The Scribes are a multi-award-winning hip hop three piece based in Bristol consisting of lyricist/multi-instrumentalist Ill Literate, rapper Jonny Steele and beatboxer Maestro Lacey. In 2013 they signed with US label Kamikazi Airlines, co-owned by Dizzy Dustin of legendary hip hop act Ugly Duckling and released two albums, The Sky Is Falling and The Scribes Present Ill Literature worldwide to critical acclaim, garnering the group a sponsorship deal with ethical clothing company THTC, alongside artists such as Ed Sheeran and Foreign Beggars.
By 2016 they had signed with Reel Me Records, releasing a sonically challenging 16-track album which thrived on a perfected blend of poignant lyricism, A Story All About How, and the apocalyptic concept album, Mr Teatime & The End Of The World, winner of the UndergroundHH.com “Concept Album of The Year” award. Last year The Scribes received global recognition, upon releasing Quill Equipped Villainy, featuring Akil the MC from Jurassic 5, TrueMendous and Leon Rhymes from Too Many T’s.
My personal affection for the genre though, goes back to the old skool. Prepped by Kraftwerk’s influence on eighties electronica, rolled with Giorgio Moroder and Pete Bellotte’s production on Donna Summer’s I Feel Love, and still nothing equipped me for the eureka moment I first heard Afrika Bambaataa’s Planet Rock, on a journey to Asda in my Dad’s Cortina! Only lingering in the underground less than a year, the US hip hop and breakdancing movement swept the UK, and it was inevitable we’d develop our own brand.
As hip hop spread through the States it distorted to hackneyed fashion far from the original blithe ethos of revelry. Pretentious bling, hoes and pimping one’s ride, and of course gangland rivalry were never on the original agenda. While some during the later eighties, like De La Soul and A Tribe Called Quest, strived away from this tenet, recapturing hippy, carefree roots, the east-coast/west coast rivalry and vehement bravura dominated and hallmarked the modern preconception of hip hop.
Meanwhile, by a method akin to rock n roll some twenty years prior, the place to hunt for creative and innovative progression of the genre was neither east nor west coast, but here in the UK.
Because hip hop was never supposed to be uniform, shaped by urban multiculturism it’s naturally a melting-pot of genres and an experimentation in fusion, always has been. Given Caribbean roots and common affection for reggae, it’s inevitable those influences would have a profound effect on UK hip hop.
Full-circle in actual fact, considering pioneer of the genre, Kool Herc was a young Jamaican NY immigrant with a sound system, who altered from dub to disco and funk as residents didn’t favour reggae. And, in a nutshell, and to wrap up my waffling, that’s precisely why I love this EP; it’s like The Scribes dipped a colander into said melting pot, and extracted only the very best ingredients.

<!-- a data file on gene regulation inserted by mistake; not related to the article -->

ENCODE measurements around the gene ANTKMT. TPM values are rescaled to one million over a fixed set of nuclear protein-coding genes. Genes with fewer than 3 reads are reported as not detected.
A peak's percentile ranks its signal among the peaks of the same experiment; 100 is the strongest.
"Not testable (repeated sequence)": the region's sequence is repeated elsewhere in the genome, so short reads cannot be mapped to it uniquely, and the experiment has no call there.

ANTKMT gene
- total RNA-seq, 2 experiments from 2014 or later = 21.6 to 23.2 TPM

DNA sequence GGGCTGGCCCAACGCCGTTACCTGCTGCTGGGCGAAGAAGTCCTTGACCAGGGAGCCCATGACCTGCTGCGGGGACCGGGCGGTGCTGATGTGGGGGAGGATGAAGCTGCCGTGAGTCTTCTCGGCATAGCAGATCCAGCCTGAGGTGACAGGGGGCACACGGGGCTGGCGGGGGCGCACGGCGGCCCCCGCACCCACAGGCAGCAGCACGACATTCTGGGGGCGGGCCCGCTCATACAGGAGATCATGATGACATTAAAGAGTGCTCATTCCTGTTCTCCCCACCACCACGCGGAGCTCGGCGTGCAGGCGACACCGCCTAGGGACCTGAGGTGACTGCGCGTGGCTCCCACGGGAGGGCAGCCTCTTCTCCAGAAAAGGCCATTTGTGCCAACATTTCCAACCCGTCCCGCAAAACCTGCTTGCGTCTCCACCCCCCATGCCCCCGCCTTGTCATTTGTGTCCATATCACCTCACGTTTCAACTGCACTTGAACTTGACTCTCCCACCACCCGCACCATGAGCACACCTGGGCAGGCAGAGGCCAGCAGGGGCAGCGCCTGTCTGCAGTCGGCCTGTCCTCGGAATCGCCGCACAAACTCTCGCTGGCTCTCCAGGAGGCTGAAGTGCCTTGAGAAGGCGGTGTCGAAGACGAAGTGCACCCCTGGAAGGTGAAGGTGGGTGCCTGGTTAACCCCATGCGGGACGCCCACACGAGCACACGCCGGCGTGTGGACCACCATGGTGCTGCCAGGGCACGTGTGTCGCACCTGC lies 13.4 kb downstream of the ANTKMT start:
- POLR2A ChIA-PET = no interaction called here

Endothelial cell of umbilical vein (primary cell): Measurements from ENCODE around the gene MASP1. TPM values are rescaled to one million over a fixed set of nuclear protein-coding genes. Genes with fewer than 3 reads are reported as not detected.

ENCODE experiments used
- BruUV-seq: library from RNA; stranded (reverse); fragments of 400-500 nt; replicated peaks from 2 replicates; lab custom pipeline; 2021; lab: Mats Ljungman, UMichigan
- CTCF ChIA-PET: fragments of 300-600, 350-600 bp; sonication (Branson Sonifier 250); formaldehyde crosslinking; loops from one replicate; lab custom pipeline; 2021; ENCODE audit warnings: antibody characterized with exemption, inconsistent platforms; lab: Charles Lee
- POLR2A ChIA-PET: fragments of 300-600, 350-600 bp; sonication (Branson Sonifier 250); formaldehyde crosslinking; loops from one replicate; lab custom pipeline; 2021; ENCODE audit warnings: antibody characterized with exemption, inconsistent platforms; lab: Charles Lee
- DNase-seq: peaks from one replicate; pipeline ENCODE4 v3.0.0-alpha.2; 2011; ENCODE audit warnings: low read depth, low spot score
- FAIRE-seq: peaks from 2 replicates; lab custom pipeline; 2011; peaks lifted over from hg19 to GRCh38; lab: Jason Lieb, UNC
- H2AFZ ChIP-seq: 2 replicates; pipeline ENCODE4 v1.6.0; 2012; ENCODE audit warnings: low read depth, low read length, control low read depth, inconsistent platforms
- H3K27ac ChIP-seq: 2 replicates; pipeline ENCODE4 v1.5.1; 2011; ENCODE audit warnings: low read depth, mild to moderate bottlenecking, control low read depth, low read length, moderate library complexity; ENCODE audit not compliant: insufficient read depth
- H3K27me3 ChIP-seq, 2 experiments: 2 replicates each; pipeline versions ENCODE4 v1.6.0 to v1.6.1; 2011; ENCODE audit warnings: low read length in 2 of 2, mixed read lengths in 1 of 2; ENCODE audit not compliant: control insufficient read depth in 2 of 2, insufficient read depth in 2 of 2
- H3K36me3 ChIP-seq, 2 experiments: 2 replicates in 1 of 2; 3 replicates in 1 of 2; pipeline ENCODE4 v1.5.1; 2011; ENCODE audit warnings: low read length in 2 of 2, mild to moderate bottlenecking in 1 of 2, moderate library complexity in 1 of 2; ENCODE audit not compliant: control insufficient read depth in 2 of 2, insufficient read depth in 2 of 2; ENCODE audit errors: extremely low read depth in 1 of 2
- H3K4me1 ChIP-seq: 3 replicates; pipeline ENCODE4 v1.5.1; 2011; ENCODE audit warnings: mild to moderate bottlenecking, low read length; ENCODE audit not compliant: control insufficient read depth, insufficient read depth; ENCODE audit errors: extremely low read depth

It’s a non-commercial, bundle of heavy beats not relying on a single subgenre. Opening with I’m Back, for example, fresh, dripping with early east coast scratching and rapping. Yet Mighty Mighty follows, leaning on dub akin to Roots Manuva with brass, subs and a contemporary dogmatic theme comparable to Silent Eclipse, albeit this was divergent towards John Major’s government (apologies for my archaic comparisons, it’s an age thing!)
By the third tune we’re back to nonchalant fun with Rock This; I’m in awe, this is lyrically composed with a witty genius parallel to the Fu-Schnickens. Heart Breaks though swaps back to east coast; sublime rap harmony with a R&B slant, pensive piano chops and soaring strings with a definitive Bristol angle, as if a Tribe Called Quest came out of St Pauls!
Keep Bouncing ends the ride, and I’m left pondering Dizzee Rascal’s influence, yet tougher, as Rodney P, this is fresh, possibly the most marketable sound given today’s impact on the scene. The Totem Trilogy Part 1 is the first of a 3 EP series featuring the stunning artwork of renowned illustrator Chris Malbon. The absolutely gorgeous cover designs of the 3 EPs will link together to form one image of the titular totem. With guest vocals from both AstroSnare himself and founding father of the UK hip hop scene MC Duke, here, clearly, is something imminent, a rise of The Scribes, a method grasping an evolution for UK hip hop, yet firmly aware of its roots and unafraid to exploit them.
Described by The Evening Herald as, “raw and exciting, honest and sensitive, a soulful brand of rap,” Bristol’s trailblazing hip hop outfit, The Scribes play Salisbury’s The Winchester Gate, on Saturday September the 12th.